Precipitation extremes in the TMPA
George J. Huffman, NASA/GSFC and SSAI, Greenbelt, MD; and R. F. Adler, D. T. Bolvin, and E. J. Nelkin
The TRMM Multi-satellite Precipitation Analysis (TMPA) provides three-hourly, 0.25°x0.25° gridded precipitation estimates based on intercalibrated passive microwave estimates, microwave-calibrated infrared estimates, and monthly raingauge analyses for 1998-present over the latitude band 50°N-50°S. The uniform, fine-scale coverage is appealing to a wide range of users, but we continue to work to summarize the dataset in useful ways and compare these results to surface-based data to validate the dataset as possible.
Estimates of “high-impact” or “extreme” events require particular attention because the tails of the precipitation event distribution may display features that are not necessarily reflected in bulk statistical measures. Here, we focus on metrics developed by the joint CCl/CLIVAR/JCOMM Expert Team (ET) on Climate Change Detection and Indices (ETCCDI). These include annual precipitation, annual precipitation for days exceeding the 95th percentile threshold, and runs of consecutive dry days. The ETCCDI provides index values computed with station data drawn from around the globe, but clearly they can be computed quasi-globally using the TMPA, although its period of record is too short to yield truly climatological values. Particularly in light of the point-to-area conversion problem for precipitation, it is important to compare the TMPA index values against existing station data to determine how faithfully the TMPA-based results reflect the station-based results. This is done both by pooling all years for all stations and by looking at the interannual variation at individual stations. The comparison is done for all ETCCDI stations in the latitude belt 40°N-40°S that have data for each of the years 1998-2003. The metric that tends to compare the best between the two data sets, with >95th percentile rain next. Consecutive dry days, on the other hand, is more sensitive to the occurrence of isolated rain events and shows less of a relationship between the two data sets is annual precipitation, followed by >95th percentile accumulation, then runs of consecutive dry days. In the analysis, we see general consistency among the various indices, but the shifts in relationships give insight into the regimes that dominate various regions.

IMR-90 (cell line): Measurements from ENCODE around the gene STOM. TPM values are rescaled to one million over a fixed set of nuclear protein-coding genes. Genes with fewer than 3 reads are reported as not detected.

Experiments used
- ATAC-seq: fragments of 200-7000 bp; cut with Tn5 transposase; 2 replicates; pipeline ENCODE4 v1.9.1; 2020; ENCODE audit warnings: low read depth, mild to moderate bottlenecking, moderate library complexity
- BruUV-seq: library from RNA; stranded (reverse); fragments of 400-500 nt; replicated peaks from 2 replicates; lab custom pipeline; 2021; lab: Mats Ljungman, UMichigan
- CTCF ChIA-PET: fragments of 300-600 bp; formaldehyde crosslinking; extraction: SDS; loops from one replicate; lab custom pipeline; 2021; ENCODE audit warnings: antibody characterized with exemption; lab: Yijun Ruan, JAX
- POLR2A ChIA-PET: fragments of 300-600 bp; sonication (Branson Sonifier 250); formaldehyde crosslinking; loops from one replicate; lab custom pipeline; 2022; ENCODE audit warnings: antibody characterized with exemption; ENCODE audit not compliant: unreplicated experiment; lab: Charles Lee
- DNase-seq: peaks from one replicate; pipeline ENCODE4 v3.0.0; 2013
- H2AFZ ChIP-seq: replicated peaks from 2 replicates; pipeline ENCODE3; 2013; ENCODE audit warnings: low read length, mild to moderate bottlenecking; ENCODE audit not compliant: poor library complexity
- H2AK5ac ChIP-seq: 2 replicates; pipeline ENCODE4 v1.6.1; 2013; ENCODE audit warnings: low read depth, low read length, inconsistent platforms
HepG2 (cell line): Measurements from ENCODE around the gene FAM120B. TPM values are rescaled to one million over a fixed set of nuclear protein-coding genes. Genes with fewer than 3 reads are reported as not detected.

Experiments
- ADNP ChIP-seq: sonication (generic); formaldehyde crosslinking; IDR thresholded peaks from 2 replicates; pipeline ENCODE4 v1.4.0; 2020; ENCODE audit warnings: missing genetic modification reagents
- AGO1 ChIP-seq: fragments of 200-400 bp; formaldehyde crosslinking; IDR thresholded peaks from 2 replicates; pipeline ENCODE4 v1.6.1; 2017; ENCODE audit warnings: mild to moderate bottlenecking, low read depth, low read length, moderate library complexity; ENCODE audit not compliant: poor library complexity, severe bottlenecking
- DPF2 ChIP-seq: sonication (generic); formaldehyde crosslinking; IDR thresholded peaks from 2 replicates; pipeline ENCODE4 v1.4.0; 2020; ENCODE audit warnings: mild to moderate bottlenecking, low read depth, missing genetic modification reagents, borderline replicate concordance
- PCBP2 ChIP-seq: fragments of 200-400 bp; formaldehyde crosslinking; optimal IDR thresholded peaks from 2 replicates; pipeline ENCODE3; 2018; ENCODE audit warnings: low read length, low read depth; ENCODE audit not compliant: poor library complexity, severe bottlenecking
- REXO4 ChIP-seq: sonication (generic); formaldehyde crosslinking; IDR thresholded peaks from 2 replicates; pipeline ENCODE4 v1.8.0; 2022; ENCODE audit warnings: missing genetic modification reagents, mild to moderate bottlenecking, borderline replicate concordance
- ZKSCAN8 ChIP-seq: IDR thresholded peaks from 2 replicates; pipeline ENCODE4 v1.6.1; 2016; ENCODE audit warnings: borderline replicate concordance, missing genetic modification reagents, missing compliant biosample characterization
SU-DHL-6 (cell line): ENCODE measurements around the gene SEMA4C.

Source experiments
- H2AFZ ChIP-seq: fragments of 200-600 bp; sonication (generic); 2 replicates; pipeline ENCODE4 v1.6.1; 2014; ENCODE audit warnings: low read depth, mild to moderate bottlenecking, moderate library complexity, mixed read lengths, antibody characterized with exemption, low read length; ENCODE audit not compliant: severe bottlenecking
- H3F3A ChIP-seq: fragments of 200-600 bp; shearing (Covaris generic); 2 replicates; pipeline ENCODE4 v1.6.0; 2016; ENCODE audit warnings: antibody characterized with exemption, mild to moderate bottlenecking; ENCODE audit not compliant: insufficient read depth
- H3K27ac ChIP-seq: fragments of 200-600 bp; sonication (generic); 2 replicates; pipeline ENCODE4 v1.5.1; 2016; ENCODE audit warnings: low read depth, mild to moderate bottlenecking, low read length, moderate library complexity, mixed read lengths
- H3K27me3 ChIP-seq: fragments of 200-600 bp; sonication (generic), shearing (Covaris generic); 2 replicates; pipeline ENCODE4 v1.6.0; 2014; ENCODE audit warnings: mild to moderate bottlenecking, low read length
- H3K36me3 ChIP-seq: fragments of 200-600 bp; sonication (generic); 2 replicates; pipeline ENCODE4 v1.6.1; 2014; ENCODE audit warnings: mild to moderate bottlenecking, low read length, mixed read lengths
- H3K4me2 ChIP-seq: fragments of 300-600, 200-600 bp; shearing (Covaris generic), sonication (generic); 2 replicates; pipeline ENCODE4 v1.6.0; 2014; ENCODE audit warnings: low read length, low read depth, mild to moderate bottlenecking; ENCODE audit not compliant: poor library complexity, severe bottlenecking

Session 7B, Remote Sensing of High-Impact Hydrometeorological Events—I
Wednesday, 14 January 2009, 1:30 PM-2:30 PM, Room 127C
Browse or search entire meeting
AMS Home Page